) (PWAV) would also win. With Verizon deciding in late June to embrace the portability rule, which takes effect in November, the phone companies' opposition may soon unravel. Powerwave supplies radio-frequency power amplifiers to wireless networks.
"The great rush will be to provide better phone service to keep their customers," says David Rocker of Rocker Partners, which owns nearly 10% of Powerwave stock. A highflier in the heady days of 2000, when it traded at 70, the stock is now at 6.33. Cell-phone customers are likely to switch and take their numbers with them, he says, if they aren't satisfied with service. Powerwave's amplifier, used for a variety of frequency ranges and transmission systems, helps improve reception.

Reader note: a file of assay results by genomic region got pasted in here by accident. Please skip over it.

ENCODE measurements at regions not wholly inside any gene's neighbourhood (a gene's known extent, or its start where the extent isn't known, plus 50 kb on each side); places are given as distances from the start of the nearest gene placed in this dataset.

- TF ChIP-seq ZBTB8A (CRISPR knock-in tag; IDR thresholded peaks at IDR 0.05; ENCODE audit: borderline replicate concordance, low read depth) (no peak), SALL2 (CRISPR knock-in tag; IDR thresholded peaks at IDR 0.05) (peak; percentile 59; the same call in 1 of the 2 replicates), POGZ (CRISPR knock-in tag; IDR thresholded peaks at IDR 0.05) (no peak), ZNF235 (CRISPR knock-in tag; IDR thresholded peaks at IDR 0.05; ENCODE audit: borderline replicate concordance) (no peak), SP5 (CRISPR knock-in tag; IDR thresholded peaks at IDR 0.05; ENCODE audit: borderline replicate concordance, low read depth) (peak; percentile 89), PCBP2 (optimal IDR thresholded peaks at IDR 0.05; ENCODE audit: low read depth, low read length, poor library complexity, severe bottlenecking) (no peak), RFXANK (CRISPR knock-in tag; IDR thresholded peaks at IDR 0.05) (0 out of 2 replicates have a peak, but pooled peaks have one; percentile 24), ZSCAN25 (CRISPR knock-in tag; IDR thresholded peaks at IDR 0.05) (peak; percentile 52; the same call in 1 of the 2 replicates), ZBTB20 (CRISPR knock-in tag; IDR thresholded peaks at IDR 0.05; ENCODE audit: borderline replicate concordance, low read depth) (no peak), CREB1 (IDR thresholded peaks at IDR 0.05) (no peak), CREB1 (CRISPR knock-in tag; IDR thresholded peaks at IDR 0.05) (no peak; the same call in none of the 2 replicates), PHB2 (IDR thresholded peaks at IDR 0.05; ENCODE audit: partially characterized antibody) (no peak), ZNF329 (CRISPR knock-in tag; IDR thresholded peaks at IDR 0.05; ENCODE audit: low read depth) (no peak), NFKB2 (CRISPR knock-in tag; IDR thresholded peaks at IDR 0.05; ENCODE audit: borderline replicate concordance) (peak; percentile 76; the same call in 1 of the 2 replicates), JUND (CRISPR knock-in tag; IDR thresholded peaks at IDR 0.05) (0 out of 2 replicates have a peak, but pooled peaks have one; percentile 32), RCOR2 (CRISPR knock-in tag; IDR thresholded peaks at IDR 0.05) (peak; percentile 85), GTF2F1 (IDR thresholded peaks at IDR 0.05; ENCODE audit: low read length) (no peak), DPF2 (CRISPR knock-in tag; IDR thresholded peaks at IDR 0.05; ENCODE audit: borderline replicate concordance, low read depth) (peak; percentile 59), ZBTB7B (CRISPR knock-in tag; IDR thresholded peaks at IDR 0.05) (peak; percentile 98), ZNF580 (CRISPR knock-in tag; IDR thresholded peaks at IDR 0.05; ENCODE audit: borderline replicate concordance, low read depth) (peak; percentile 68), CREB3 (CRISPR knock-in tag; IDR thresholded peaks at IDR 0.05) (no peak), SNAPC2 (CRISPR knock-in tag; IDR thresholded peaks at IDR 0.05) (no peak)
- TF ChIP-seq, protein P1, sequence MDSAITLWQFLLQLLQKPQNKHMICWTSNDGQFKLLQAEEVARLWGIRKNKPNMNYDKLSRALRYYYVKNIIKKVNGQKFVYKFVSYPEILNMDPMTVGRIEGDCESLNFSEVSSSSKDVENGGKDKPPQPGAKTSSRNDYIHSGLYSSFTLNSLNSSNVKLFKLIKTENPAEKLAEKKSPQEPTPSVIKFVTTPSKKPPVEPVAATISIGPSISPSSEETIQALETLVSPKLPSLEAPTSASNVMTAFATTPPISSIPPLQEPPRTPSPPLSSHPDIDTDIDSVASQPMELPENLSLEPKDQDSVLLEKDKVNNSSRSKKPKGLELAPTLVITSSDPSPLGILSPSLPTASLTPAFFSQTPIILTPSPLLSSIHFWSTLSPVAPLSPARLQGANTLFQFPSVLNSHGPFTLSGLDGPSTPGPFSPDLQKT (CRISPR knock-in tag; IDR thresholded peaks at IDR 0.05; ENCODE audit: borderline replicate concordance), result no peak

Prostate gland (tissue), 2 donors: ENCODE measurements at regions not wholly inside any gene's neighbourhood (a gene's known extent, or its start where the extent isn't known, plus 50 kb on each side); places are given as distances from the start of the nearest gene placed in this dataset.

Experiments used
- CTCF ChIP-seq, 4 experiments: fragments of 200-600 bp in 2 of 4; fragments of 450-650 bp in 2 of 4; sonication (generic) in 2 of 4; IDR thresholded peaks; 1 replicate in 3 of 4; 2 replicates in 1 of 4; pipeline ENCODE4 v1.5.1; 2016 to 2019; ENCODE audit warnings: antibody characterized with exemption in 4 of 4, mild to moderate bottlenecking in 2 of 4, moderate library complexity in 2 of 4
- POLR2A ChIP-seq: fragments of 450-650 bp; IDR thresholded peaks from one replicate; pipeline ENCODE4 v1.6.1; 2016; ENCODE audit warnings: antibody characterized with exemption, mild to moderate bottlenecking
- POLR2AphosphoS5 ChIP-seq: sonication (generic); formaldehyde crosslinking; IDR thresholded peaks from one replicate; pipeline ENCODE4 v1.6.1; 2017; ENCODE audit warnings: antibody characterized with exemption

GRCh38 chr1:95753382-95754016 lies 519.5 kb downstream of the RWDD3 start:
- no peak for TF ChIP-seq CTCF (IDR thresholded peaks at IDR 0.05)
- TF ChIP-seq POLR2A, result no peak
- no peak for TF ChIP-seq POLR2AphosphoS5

In May, Powerwave acquired assets from Ericsson Amplifier Technologies. In turn, it will supply amplifiers to Ericsson, which will use certain Powerwave products. Ken Muth of Robert W. Baird, who rates Powerwave a strong buy, expects a loss of 35 cents a share on sales of $226.5 million in 2003 and a loss of 7 cents on $257.9 million in 2004.Unless otherwise noted, neither the sources cited in Inside Wall Street nor their firms hold positions in the stocks under discussion. Similarly, they have no investment banking or other financial relationships with them. BY GENE G. MARCIAL